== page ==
“That’s one of the lessons we learned,” Marcus said. “Don’t concentrate all of your business on one area.”
Marcus expects the demand for Northwest Interpreters’ services to grow as greater numbers of companies enter the global business community. The company employs 12 people, including its three family owners.
Interpreters and translators work on a freelance basis. Their schedules are plugged into Northwest Interpreters’ sophisticated software system so that the company’s call-center employees can take client calls and then re-route the caller to the language interpreter on the other end of the line.
The company recently invested about $200,000 on a phone and software system that tracks client billing and scheduling. Clients are charged by the hour for in-person interpretation services and billed per minute for telephone services.
“We use a lot of technology in our business,” said Marcus, who has also earned a two-year associate degree in computer technology.
However, he does not foresee a day when computer programs such has Google Translate and iTranslate will take market share from companies such as Northwest Interpreters.
“It must be done concept to concept,” Marcus said, adding that relying on technology adds risk in an industry that provides interpreting services for critical conversations, dealing with the health and livelihood of individuals. It’s a skill not easily pre-empted by computer technology, said Elena Lawler.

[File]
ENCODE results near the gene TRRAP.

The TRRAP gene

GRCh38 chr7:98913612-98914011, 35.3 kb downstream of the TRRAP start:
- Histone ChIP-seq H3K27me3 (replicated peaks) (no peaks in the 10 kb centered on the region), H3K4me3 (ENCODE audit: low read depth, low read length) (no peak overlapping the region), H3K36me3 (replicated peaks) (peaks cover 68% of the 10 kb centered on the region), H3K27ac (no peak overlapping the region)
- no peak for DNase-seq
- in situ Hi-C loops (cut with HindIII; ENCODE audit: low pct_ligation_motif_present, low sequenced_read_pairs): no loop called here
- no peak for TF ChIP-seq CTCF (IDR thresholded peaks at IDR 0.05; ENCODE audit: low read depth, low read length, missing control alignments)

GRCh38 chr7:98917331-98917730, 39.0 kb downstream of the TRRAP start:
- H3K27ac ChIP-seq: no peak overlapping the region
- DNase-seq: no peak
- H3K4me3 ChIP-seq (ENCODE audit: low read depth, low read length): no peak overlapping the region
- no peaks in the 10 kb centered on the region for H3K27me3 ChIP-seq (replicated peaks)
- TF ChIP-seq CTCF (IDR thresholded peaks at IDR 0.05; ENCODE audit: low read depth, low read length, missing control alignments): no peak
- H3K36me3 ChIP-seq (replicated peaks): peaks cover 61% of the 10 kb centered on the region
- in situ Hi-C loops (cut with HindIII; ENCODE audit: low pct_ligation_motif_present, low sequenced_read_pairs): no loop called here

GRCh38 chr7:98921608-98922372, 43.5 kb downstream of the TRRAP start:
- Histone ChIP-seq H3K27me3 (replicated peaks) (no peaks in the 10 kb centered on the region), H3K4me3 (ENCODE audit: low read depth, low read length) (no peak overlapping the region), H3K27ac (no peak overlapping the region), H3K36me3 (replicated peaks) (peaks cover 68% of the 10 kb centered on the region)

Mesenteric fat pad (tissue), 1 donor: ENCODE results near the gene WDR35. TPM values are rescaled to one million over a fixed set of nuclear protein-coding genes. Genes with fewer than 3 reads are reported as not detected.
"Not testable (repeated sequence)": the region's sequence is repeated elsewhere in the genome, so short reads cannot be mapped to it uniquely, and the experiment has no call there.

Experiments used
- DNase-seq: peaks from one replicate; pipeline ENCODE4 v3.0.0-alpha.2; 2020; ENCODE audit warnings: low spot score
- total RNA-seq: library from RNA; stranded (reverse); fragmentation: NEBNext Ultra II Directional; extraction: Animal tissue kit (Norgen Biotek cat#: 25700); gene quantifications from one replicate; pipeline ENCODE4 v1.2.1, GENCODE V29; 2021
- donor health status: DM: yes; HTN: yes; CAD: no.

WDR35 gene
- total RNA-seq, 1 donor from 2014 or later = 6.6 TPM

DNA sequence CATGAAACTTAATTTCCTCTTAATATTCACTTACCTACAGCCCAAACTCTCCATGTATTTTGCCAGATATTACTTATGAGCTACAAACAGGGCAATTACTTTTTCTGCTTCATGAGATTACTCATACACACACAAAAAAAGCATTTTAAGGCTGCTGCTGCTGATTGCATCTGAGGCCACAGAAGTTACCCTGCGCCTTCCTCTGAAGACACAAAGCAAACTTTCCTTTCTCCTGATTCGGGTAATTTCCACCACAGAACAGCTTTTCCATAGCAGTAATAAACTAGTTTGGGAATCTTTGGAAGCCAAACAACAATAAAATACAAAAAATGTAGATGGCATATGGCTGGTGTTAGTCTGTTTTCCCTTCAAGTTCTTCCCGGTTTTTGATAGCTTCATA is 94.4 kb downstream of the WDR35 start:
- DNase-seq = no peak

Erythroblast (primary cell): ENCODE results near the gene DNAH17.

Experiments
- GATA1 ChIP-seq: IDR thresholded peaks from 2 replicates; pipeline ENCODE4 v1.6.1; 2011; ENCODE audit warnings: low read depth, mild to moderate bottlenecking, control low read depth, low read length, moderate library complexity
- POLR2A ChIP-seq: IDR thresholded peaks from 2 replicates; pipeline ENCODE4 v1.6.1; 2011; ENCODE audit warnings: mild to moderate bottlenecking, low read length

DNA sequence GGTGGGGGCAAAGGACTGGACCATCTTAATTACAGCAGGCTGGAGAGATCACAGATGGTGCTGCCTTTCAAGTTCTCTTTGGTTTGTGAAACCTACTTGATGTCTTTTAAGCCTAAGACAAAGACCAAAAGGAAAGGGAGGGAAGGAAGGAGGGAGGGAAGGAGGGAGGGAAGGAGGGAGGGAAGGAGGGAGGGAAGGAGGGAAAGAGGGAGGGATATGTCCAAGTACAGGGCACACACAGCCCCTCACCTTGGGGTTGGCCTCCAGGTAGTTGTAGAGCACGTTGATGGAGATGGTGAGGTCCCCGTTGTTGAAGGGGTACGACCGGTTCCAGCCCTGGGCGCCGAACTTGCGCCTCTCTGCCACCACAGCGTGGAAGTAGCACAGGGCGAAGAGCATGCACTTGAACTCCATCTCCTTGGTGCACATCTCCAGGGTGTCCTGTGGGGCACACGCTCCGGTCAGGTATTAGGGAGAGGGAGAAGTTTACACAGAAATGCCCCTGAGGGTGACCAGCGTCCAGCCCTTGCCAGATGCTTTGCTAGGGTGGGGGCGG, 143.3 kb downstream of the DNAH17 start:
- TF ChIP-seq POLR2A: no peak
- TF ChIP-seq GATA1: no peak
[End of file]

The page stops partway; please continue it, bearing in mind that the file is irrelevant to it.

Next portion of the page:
“With interpreting, you have to do it all the time because you have to polish your skills,” she said.
Now that her children are helping lead the company that she founded decades ago, Lawler is considering taking some long-overdue vacation time. While she always encouraged her children to follow their own dreams while they pursued education, she now realizes that their dream was to lead the family business.
It reminds her of her own ambition and drive, of how hard she worked to make the business succeed.
“I personally believe that everything is doable,” Lawler said. “That’s pretty much how I raised my kids.”